No matter whether it's summer, winter fall, any season will do. When you're running, you're losing a lot of water, you have to figure out how much should I be drinking when I get done? Ee actually can get this down to a relatively scientific measurement. So, that's what we're going to talk about on today's episode of Runner's High.
I'm Jesse Funk. And if you haven't been here with me before, as mentioned in the intro, this is a show I called Runner's High where we talk about all things running. No questions are out of bound. So, if you have any questions, leave them in the comments below.
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So, this actually goes with today's episode, how much water should we be drinking when we get done running? Well, I actually kind of covered this tangentially in a different video. I was talking about how to calculate your sweat rate in that video. If you want to see that stick to the end, I will leave a link here on the screen, one of those nice little pop-up links you can see, and click on that at the end of the video.
But what you want to do is basically figure out what your sweat rate is. The basic way to do that is weigh yourself before you run, weigh yourself after the run, do some nice conversions. And then you figured out I lose this many fluid ounces per hour of running.
That's the basic gist here. That's what we need to do, figure out our sweat rate, and then we can go say, we need to drink this much fluid. It seems relatively simple and it is. But once you figured out that sweat rate, then you know what you need to replace, depending on how long you've gone. You can use that as a base.
You say, Hey, I lose like me, I'm roughly like 43 fluid ounces an hour if memory serves right. So, if I went out for a half-hour run, that I know I've lost approximately 21-22 ounces of water, and I need to get that back in. More importantly though, you have to remember that you aren't just losing water, you're also losing those electrolytes.
Now there is some debate on whether you need to take those electrolytes back in, or whether you can simply eat food that contains salts.
Now, a lot of the people that I speak to on the Smart Athlete podcast, the other show that I do, who are nutrition and diet experts will often say there's no need to replace these electrolytes because we're naturally drawn to salty foods when we need to replenish those things. We've been doing these things for millions of years now. That's kind of what we have evolved to do, survive. So, we're going to seek those kind of salty foods out.
But my friend, Dr. Todd Buckingham, who comes on the show from time to time, he mentioned it's important to replace those electrolytes if we're going longer than an hour. That's kind of the magic time window. And he's done some research on this, he's conducted studies on really long endurance athletes.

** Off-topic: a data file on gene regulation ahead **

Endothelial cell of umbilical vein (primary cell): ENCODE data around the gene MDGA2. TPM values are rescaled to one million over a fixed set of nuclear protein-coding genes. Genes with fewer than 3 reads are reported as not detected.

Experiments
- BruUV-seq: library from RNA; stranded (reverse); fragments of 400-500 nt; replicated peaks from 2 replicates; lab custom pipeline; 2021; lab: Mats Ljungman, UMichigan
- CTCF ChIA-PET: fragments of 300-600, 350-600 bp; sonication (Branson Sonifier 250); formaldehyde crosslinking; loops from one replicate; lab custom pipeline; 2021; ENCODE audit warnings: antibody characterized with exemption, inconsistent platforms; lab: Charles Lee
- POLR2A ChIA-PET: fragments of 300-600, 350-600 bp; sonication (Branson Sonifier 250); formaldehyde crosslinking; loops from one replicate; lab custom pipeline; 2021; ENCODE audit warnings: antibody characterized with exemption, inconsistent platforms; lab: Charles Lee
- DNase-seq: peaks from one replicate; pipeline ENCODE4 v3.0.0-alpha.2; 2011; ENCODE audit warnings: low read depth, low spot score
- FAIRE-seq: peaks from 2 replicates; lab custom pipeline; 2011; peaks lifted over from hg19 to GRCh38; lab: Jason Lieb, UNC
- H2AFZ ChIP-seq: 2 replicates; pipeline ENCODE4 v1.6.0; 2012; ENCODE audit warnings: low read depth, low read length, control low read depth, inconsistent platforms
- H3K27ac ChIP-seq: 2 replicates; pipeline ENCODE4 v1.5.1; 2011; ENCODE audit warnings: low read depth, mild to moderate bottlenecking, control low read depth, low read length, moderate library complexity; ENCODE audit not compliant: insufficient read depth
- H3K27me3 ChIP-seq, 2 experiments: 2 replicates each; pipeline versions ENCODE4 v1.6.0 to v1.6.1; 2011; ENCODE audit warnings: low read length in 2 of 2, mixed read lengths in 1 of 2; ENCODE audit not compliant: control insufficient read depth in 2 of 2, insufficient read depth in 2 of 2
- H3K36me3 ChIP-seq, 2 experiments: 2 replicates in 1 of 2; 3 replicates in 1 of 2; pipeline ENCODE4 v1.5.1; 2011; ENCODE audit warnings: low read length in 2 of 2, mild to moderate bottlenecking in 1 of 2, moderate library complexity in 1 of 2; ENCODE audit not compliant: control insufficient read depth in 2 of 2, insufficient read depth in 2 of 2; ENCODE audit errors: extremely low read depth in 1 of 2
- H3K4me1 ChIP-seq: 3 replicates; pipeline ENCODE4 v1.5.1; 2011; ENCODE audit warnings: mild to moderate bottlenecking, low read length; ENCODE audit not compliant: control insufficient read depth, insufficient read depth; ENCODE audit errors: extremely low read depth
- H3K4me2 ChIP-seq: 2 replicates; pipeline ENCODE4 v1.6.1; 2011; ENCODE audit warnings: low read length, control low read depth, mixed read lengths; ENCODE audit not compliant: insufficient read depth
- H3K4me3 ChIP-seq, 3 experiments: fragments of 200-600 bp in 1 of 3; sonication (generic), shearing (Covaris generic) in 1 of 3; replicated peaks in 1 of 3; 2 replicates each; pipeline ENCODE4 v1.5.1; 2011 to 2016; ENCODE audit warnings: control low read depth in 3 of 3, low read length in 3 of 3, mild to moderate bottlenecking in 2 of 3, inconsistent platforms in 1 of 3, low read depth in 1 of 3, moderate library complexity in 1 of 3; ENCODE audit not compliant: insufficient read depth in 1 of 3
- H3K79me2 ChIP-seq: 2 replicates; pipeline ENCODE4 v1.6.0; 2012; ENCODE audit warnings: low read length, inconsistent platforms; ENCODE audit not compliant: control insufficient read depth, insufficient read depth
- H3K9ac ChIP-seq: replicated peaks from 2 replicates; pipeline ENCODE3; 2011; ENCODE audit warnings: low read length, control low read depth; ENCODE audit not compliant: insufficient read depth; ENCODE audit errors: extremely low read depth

We're talking about the people competing at Kona and the full Ironman, World Championship. And it's really about that magic hour where after that, you're going to need to start replacing those electrolytes.
So, keep that in mind too after you’ve done your sweat rate calculation that, hey, I need to replace my electrolytes if I've gone out, and it's longer than an hour. If you haven't, then probably you can not worry about it at all. You can just say, Hey, I'm gonna eat some salty food later, get some chips, get something for dinner, it's gonna have salt on it, and it's going to be perfectly fine.
The other thing to keep in mind is basically if you're thirsty, get something to drink. I know that seems simple, right? But it's a good guideline because you actually can drink too much. It's called hyponatremia. And it can be dangerous for you if you drink too much. Because as mentioned previously, you need to replace those electrolytes. And when you drink too much water by itself, the balance in our bodies between electrolytes and the fluid can be imbalanced and create problems.
There are famous cases of stupid radio contests back when the Nintendo Wii came out where there was the like, don't wee for a Wii contest kind of thing going on. And there were people who died because they drank too much water. They weren't allowed to go to the bathroom. These things got so thrown so out of balance that it ended up killing them.
Generally speaking, that shouldn't be an issue because you should be able to go to the bathroom and to stop drinking water when you're not thirsty anymore. But that's important to keep in mind as well. I'd like to throw that in so you are educated. Now, if you want to do that sweat rate calculation, that should be coming up on the screen here shortly.
Click on that, I'll explain how to do that in a little bit more detail as well as the math on how to convert from pounds to ounces, fluid ounces, all that kind of stuff. Click on that video that's coming on the screen shortly. And I'll see you next time on the next episode of Runner's High.